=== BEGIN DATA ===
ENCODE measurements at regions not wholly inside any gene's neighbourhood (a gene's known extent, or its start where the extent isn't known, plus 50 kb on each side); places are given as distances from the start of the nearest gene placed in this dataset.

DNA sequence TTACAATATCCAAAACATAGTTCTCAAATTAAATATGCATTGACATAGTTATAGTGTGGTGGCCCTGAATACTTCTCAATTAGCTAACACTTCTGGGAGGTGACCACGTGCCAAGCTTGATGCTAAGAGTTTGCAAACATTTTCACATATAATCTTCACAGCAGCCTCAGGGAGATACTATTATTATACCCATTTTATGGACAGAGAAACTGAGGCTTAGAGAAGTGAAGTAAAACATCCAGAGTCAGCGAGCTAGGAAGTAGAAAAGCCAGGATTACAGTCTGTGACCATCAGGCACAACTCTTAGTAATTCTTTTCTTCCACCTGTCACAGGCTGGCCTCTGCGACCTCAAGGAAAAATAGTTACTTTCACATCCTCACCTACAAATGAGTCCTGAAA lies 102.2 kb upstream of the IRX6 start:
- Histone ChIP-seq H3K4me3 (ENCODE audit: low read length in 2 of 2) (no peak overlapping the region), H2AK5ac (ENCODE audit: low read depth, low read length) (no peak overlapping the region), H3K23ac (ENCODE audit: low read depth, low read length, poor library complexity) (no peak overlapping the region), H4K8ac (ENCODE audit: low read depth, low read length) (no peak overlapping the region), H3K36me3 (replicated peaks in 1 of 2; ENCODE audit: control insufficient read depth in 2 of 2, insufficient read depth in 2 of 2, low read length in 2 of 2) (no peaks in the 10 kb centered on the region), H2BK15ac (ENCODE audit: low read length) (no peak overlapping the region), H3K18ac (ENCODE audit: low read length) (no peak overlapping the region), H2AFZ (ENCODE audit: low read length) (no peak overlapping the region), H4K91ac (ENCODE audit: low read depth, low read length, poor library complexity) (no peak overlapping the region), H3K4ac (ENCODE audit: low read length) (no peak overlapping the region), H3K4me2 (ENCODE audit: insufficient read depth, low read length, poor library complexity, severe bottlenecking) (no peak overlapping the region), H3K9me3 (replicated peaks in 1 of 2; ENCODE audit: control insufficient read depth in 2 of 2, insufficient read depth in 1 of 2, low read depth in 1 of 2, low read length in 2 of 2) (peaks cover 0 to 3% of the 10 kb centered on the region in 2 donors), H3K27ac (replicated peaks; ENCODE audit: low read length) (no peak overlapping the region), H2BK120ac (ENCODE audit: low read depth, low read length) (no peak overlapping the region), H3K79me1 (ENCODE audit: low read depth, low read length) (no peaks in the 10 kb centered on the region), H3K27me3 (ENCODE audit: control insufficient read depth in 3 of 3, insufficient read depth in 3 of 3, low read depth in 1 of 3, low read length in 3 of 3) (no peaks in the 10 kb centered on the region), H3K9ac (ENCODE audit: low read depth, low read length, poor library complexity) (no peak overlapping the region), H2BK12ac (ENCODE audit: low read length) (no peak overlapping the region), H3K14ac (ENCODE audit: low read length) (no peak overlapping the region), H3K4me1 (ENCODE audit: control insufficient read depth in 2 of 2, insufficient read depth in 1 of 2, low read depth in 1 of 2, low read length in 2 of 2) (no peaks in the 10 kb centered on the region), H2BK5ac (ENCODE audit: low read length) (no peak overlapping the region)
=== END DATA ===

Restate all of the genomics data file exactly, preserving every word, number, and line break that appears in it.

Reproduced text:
ENCODE measurements at regions not wholly inside any gene's neighbourhood (a gene's known extent, or its start where the extent isn't known, plus 50 kb on each side); places are given as distances from the start of the nearest gene placed in this dataset.

DNA sequence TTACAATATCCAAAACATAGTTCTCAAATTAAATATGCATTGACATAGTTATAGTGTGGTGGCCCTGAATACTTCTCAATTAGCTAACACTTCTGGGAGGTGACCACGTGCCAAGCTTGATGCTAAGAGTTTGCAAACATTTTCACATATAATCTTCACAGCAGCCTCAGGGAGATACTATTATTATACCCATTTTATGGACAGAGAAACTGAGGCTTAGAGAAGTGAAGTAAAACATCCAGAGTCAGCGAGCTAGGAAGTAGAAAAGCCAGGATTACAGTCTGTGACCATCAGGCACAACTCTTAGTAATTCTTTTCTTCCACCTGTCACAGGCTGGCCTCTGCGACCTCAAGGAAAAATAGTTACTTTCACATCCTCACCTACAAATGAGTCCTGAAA lies 102.2 kb upstream of the IRX6 start:
- Histone ChIP-seq H3K4me3 (ENCODE audit: low read length in 2 of 2) (no peak overlapping the region), H2AK5ac (ENCODE audit: low read depth, low read length) (no peak overlapping the region), H3K23ac (ENCODE audit: low read depth, low read length, poor library complexity) (no peak overlapping the region), H4K8ac (ENCODE audit: low read depth, low read length) (no peak overlapping the region), H3K36me3 (replicated peaks in 1 of 2; ENCODE audit: control insufficient read depth in 2 of 2, insufficient read depth in 2 of 2, low read length in 2 of 2) (no peaks in the 10 kb centered on the region), H2BK15ac (ENCODE audit: low read length) (no peak overlapping the region), H3K18ac (ENCODE audit: low read length) (no peak overlapping the region), H2AFZ (ENCODE audit: low read length) (no peak overlapping the region), H4K91ac (ENCODE audit: low read depth, low read length, poor library complexity) (no peak overlapping the region), H3K4ac (ENCODE audit: low read length) (no peak overlapping the region), H3K4me2 (ENCODE audit: insufficient read depth, low read length, poor library complexity, severe bottlenecking) (no peak overlapping the region), H3K9me3 (replicated peaks in 1 of 2; ENCODE audit: control insufficient read depth in 2 of 2, insufficient read depth in 1 of 2, low read depth in 1 of 2, low read length in 2 of 2) (peaks cover 0 to 3% of the 10 kb centered on the region in 2 donors), H3K27ac (replicated peaks; ENCODE audit: low read length) (no peak overlapping the region), H2BK120ac (ENCODE audit: low read depth, low read length) (no peak overlapping the region), H3K79me1 (ENCODE audit: low read depth, low read length) (no peaks in the 10 kb centered on the region), H3K27me3 (ENCODE audit: control insufficient read depth in 3 of 3, insufficient read depth in 3 of 3, low read depth in 1 of 3, low read length in 3 of 3) (no peaks in the 10 kb centered on the region), H3K9ac (ENCODE audit: low read depth, low read length, poor library complexity) (no peak overlapping the region), H2BK12ac (ENCODE audit: low read length) (no peak overlapping the region), H3K14ac (ENCODE audit: low read length) (no peak overlapping the region), H3K4me1 (ENCODE audit: control insufficient read depth in 2 of 2, insufficient read depth in 1 of 2, low read depth in 1 of 2, low read length in 2 of 2) (no peaks in the 10 kb centered on the region), H2BK5ac (ENCODE audit: low read length) (no peak overlapping the region)